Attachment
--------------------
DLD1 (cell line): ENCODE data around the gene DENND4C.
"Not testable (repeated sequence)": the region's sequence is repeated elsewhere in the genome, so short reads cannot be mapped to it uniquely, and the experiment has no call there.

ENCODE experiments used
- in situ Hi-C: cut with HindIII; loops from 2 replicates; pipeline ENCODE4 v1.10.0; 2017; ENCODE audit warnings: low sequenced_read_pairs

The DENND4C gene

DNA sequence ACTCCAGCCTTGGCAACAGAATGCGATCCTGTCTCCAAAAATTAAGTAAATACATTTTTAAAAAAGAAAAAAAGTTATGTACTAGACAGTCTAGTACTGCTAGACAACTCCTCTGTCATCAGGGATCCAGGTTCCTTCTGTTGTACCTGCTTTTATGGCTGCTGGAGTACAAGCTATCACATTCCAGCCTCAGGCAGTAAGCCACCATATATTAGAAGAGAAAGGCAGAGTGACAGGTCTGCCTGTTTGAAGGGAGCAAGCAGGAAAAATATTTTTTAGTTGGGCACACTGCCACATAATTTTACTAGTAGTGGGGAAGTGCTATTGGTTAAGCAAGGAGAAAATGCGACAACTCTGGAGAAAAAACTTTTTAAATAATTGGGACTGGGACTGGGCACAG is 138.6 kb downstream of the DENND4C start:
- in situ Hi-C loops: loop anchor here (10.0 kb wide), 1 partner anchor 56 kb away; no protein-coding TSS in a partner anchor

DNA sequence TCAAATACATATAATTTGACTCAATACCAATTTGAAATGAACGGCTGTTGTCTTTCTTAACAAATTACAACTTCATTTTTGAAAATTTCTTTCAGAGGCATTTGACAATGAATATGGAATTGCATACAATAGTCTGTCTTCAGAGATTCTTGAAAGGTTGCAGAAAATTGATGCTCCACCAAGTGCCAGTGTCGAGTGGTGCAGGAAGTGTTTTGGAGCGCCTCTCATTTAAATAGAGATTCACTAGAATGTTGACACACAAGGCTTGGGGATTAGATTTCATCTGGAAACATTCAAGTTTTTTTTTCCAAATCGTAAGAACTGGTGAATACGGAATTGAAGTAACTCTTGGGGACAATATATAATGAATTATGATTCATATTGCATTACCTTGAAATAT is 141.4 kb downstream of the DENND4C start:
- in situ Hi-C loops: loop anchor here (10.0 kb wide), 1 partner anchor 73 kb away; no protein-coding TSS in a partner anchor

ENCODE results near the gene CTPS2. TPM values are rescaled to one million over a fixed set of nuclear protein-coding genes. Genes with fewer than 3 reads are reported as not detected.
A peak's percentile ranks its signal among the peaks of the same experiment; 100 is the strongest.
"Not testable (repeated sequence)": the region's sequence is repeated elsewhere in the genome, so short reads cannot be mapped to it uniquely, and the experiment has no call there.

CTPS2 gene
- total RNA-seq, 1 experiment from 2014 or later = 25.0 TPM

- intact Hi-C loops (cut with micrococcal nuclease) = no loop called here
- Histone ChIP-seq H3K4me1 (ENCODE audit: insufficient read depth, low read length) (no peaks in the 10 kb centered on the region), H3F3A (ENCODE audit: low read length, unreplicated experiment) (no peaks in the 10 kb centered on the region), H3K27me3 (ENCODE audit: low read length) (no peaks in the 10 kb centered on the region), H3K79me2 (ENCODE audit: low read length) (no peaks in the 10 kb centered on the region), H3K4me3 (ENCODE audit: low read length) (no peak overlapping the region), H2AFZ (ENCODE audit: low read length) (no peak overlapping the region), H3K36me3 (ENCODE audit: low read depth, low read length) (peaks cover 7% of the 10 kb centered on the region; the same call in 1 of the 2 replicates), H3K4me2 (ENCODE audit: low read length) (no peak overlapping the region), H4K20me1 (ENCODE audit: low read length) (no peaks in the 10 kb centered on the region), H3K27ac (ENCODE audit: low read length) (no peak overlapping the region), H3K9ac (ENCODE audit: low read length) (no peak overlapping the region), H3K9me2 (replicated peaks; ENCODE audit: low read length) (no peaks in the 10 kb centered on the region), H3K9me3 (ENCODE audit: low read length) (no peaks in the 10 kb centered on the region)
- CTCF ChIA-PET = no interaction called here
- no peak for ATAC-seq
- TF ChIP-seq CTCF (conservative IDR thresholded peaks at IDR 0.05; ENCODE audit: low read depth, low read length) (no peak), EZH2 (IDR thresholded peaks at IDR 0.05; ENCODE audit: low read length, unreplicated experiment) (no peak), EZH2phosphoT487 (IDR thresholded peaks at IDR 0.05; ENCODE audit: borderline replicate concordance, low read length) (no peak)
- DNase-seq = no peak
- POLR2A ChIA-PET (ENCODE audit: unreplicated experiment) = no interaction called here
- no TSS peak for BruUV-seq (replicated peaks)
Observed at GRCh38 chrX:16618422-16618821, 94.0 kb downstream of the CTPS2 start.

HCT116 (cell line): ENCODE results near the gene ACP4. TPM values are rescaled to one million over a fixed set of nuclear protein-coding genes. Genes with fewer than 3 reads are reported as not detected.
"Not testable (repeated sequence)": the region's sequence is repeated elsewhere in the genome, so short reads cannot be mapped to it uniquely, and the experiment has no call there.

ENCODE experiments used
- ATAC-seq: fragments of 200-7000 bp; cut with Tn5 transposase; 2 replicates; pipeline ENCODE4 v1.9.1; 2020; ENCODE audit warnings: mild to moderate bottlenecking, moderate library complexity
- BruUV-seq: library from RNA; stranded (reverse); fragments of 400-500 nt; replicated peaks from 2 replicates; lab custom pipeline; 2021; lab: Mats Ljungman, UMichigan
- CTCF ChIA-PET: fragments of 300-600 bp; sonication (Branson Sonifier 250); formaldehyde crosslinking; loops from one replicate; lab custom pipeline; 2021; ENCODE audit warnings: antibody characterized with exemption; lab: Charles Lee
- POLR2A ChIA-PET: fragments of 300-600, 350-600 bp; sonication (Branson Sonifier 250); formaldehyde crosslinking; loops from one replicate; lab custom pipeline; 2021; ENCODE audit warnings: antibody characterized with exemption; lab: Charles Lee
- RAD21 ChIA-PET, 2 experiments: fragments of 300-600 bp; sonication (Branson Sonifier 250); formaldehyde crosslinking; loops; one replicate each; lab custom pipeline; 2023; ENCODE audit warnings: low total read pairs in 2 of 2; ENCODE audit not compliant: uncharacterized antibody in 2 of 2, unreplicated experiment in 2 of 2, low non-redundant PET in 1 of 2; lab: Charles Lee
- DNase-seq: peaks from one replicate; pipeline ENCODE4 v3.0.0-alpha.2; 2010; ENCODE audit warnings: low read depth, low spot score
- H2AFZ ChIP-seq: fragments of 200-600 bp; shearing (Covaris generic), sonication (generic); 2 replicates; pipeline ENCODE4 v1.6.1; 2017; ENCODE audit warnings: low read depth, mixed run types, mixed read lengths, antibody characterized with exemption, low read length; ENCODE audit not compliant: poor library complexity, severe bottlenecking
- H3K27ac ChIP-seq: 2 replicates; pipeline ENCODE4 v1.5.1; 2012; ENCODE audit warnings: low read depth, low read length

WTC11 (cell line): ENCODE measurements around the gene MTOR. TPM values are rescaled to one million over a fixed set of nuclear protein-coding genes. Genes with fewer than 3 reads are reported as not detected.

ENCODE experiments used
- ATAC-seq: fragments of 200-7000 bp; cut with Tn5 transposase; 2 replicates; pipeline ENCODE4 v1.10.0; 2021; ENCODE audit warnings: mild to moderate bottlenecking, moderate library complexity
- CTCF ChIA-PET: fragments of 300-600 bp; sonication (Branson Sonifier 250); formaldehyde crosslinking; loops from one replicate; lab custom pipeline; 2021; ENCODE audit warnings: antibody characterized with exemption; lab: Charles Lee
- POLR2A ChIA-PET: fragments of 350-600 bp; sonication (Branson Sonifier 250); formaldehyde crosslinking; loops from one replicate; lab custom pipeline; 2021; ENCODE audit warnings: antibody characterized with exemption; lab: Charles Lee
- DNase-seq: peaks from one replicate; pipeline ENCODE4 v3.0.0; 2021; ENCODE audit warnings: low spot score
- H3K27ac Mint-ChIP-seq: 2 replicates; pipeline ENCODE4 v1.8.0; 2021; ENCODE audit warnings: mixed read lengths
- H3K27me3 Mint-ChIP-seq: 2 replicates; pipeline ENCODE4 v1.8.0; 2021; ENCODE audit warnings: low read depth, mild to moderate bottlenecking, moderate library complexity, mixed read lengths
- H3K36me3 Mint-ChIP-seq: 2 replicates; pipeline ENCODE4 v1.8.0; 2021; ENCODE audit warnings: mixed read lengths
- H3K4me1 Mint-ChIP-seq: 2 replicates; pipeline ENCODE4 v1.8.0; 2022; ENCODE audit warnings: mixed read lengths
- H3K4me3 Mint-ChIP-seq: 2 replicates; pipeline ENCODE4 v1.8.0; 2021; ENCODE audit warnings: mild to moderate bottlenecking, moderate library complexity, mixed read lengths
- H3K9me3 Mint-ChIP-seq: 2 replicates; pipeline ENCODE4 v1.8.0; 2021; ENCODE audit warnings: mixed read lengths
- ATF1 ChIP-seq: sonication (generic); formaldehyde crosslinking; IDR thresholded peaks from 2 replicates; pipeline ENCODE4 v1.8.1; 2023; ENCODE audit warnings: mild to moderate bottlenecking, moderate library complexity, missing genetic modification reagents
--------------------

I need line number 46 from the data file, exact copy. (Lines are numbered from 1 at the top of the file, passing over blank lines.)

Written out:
- H3K9me3 Mint-ChIP-seq: 2 replicates; pipeline ENCODE4 v1.8.0; 2021; ENCODE audit warnings: mixed read lengths